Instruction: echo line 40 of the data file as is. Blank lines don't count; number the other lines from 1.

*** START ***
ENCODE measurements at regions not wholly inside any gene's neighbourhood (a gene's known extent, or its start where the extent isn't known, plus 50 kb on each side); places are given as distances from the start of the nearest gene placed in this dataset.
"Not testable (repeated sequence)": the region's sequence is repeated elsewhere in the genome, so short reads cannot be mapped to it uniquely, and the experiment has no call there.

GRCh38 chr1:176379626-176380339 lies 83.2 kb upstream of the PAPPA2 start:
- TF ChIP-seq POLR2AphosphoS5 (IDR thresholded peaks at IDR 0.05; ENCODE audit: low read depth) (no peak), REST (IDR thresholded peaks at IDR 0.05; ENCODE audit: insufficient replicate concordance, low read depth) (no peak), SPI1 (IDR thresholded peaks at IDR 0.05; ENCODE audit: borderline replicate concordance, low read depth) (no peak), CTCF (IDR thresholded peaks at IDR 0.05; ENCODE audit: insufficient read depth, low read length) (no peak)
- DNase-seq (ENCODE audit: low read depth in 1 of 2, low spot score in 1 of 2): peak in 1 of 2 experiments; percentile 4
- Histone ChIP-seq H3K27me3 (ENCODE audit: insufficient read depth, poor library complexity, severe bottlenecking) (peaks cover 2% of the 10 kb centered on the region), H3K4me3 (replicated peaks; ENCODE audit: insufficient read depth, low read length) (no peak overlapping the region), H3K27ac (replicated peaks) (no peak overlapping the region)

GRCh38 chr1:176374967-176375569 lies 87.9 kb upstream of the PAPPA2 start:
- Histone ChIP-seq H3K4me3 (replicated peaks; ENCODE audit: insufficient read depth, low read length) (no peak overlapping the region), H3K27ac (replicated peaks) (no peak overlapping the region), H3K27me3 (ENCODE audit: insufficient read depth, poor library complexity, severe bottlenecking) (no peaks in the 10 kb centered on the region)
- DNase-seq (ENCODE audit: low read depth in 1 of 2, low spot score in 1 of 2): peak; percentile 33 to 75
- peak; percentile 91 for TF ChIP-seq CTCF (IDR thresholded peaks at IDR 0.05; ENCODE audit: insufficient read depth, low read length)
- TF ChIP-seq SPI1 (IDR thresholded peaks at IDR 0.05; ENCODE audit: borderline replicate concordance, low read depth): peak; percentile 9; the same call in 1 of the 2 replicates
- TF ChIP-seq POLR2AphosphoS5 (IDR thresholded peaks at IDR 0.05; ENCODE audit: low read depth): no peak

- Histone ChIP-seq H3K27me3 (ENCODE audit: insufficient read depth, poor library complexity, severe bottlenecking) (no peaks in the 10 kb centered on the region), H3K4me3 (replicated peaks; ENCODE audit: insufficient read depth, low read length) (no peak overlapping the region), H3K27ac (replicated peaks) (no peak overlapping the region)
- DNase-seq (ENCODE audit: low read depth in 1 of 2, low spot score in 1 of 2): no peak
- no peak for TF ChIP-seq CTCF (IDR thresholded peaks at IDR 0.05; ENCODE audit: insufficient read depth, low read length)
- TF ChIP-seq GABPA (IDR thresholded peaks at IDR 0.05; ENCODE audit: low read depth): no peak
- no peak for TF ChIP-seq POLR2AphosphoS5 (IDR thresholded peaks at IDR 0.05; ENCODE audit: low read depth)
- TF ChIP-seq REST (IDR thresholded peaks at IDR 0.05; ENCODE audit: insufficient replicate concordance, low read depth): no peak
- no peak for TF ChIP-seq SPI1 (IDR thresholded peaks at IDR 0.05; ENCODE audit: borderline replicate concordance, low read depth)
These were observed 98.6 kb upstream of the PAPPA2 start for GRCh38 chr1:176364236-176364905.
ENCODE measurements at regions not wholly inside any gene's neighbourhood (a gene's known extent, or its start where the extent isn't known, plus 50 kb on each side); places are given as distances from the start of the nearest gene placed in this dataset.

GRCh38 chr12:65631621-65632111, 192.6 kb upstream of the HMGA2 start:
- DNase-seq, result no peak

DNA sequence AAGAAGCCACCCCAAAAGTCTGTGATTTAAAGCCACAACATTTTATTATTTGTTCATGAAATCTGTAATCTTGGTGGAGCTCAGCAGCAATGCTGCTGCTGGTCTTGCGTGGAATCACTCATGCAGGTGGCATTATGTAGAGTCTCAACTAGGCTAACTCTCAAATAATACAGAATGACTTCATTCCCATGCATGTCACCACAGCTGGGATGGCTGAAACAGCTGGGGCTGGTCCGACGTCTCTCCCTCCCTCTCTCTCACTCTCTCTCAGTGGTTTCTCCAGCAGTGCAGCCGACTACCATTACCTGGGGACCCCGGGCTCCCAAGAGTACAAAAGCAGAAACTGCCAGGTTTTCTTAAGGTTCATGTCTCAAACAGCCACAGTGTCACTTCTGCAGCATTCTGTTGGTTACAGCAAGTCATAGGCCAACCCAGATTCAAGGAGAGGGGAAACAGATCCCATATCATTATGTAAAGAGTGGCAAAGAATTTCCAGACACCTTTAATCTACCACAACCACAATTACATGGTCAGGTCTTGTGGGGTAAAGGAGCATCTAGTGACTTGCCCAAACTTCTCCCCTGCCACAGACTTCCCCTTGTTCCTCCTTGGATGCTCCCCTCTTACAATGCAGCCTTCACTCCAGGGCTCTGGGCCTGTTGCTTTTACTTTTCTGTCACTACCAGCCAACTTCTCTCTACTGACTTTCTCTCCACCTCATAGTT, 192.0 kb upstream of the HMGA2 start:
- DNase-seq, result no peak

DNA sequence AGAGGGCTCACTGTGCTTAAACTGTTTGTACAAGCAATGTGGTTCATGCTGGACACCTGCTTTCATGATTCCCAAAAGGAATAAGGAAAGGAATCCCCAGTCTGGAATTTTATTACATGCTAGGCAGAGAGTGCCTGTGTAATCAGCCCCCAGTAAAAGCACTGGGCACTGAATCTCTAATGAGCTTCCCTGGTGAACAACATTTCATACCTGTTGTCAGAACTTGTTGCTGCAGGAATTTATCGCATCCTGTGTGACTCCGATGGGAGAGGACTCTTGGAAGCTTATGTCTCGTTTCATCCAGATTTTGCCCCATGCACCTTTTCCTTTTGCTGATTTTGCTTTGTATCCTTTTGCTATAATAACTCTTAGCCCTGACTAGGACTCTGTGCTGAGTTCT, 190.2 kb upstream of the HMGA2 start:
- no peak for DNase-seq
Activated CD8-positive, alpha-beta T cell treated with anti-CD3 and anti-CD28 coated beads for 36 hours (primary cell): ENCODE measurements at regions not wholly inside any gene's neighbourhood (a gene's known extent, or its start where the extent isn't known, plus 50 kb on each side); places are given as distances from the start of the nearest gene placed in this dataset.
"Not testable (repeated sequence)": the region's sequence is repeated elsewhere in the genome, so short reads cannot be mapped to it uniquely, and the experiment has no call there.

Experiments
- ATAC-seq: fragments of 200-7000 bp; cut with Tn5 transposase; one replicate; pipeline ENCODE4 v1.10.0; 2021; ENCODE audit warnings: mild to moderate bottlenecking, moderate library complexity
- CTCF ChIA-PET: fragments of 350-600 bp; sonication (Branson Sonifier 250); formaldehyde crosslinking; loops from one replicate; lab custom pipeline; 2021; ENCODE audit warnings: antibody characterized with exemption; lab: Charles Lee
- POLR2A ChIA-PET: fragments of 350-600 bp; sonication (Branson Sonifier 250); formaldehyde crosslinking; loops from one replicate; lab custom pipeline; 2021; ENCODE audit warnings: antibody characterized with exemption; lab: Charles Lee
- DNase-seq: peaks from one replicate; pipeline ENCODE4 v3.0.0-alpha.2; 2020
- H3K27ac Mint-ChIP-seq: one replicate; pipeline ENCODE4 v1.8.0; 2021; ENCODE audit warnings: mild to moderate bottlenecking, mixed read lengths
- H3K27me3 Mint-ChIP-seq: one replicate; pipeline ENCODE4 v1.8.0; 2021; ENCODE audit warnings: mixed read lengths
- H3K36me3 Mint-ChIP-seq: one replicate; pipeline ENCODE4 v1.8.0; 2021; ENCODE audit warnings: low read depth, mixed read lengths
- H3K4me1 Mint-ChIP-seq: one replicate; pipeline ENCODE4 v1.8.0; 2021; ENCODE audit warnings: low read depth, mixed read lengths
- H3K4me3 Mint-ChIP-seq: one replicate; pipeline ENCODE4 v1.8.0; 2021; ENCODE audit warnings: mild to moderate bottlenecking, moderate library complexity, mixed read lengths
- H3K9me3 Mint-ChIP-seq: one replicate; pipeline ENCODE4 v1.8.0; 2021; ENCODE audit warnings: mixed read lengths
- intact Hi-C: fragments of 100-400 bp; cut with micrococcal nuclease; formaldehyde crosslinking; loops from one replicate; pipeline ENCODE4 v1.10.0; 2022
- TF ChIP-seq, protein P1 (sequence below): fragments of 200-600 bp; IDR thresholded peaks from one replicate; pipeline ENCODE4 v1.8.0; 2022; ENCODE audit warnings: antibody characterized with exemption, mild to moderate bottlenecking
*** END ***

- H3K9me3 Mint-ChIP-seq: one replicate; pipeline ENCODE4 v1.8.0; 2021; ENCODE audit warnings: mixed read lengths